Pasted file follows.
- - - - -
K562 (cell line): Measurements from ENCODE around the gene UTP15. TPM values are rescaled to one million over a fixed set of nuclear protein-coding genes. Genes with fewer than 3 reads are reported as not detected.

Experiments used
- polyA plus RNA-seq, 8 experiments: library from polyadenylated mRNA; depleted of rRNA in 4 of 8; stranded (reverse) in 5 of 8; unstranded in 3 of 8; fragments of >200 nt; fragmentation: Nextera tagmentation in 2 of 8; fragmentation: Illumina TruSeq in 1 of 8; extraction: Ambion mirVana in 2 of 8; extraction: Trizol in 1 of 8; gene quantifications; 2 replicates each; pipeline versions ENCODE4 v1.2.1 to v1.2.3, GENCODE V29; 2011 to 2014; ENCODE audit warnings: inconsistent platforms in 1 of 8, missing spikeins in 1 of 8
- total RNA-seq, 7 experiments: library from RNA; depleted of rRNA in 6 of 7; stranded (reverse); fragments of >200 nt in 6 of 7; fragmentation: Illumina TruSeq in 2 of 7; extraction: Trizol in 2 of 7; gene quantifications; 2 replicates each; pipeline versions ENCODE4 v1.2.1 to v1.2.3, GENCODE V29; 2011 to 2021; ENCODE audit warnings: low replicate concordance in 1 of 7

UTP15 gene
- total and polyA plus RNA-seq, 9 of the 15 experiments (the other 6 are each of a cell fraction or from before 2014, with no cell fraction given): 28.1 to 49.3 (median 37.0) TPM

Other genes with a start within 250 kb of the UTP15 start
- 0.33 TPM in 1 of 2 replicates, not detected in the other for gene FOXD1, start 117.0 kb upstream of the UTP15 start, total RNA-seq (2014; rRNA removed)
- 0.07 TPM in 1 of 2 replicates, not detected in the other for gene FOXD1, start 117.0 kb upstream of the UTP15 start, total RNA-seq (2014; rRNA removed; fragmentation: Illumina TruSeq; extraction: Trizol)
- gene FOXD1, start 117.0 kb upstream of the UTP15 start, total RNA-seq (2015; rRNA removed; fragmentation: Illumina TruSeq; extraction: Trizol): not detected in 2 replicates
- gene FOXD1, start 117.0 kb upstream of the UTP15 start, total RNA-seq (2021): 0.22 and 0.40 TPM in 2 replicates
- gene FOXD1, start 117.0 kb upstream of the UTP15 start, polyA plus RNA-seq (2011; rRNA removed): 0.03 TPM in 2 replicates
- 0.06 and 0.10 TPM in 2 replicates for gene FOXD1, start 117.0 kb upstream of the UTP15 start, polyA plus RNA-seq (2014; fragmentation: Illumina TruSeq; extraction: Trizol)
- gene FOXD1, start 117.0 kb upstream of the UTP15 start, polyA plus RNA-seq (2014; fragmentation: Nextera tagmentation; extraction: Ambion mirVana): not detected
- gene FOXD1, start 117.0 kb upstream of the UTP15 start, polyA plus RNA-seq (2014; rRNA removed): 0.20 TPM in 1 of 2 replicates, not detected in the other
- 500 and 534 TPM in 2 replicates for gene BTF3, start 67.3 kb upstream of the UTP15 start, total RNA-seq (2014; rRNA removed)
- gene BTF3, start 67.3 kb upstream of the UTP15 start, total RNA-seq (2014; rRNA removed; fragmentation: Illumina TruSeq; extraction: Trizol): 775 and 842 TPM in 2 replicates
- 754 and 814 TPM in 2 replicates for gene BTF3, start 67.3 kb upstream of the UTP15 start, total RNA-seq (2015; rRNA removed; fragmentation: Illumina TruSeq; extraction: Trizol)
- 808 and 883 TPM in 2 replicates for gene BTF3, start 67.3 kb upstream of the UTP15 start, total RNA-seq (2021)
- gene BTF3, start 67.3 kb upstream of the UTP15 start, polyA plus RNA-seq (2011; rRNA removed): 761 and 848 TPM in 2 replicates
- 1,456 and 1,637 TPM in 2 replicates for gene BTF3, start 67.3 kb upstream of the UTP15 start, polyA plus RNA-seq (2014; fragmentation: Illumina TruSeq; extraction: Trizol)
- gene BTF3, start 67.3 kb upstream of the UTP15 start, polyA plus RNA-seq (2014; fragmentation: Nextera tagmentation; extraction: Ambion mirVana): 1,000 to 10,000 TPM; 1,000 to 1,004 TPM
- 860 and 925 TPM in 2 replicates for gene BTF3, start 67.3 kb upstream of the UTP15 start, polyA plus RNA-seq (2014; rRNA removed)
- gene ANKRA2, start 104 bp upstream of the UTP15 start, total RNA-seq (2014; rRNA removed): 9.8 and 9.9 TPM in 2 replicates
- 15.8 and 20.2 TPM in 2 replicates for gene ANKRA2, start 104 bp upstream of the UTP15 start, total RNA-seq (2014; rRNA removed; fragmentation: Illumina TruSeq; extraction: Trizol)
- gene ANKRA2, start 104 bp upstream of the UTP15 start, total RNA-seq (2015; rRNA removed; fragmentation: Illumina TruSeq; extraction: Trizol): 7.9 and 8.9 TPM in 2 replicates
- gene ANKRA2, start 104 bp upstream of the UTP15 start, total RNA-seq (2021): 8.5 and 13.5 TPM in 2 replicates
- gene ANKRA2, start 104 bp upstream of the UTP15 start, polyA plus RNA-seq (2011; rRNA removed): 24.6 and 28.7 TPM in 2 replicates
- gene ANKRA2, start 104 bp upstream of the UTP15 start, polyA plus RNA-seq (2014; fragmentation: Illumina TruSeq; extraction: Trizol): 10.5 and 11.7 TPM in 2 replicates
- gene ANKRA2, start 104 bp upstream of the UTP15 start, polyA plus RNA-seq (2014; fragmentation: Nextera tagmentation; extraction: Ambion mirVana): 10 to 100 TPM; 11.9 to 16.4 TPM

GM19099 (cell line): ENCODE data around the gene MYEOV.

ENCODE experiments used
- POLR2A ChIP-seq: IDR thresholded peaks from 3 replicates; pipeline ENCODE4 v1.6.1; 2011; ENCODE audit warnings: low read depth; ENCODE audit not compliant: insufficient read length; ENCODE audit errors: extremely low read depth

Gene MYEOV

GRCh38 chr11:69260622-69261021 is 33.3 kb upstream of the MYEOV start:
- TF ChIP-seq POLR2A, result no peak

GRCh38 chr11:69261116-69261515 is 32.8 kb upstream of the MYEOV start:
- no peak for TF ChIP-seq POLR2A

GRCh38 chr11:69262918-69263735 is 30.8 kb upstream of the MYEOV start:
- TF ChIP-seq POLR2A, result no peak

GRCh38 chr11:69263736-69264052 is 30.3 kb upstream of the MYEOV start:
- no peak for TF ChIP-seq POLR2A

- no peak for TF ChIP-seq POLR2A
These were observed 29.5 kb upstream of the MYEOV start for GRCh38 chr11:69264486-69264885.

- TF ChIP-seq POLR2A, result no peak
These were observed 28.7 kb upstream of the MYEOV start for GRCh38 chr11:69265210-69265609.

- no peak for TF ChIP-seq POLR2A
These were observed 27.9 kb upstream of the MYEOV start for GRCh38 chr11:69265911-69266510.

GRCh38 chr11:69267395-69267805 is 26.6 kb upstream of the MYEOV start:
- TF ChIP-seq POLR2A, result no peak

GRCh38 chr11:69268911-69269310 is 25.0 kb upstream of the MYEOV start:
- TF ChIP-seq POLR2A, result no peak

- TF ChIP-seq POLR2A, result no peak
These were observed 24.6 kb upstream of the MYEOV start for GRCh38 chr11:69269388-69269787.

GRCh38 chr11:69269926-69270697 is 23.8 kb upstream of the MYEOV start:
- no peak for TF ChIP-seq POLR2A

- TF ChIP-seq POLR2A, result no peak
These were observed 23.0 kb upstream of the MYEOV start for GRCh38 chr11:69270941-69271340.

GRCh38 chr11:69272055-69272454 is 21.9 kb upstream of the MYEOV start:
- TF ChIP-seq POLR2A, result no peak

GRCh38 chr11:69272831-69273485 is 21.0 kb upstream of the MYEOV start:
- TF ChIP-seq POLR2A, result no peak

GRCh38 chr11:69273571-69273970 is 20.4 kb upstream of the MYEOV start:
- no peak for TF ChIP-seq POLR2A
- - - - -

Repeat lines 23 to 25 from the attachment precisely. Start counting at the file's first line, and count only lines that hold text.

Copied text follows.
- 860 and 925 TPM in 2 replicates for gene BTF3, start 67.3 kb upstream of the UTP15 start, polyA plus RNA-seq (2014; rRNA removed)
- gene ANKRA2, start 104 bp upstream of the UTP15 start, total RNA-seq (2014; rRNA removed): 9.8 and 9.9 TPM in 2 replicates
- 15.8 and 20.2 TPM in 2 replicates for gene ANKRA2, start 104 bp upstream of the UTP15 start, total RNA-seq (2014; rRNA removed; fragmentation: Illumina TruSeq; extraction: Trizol)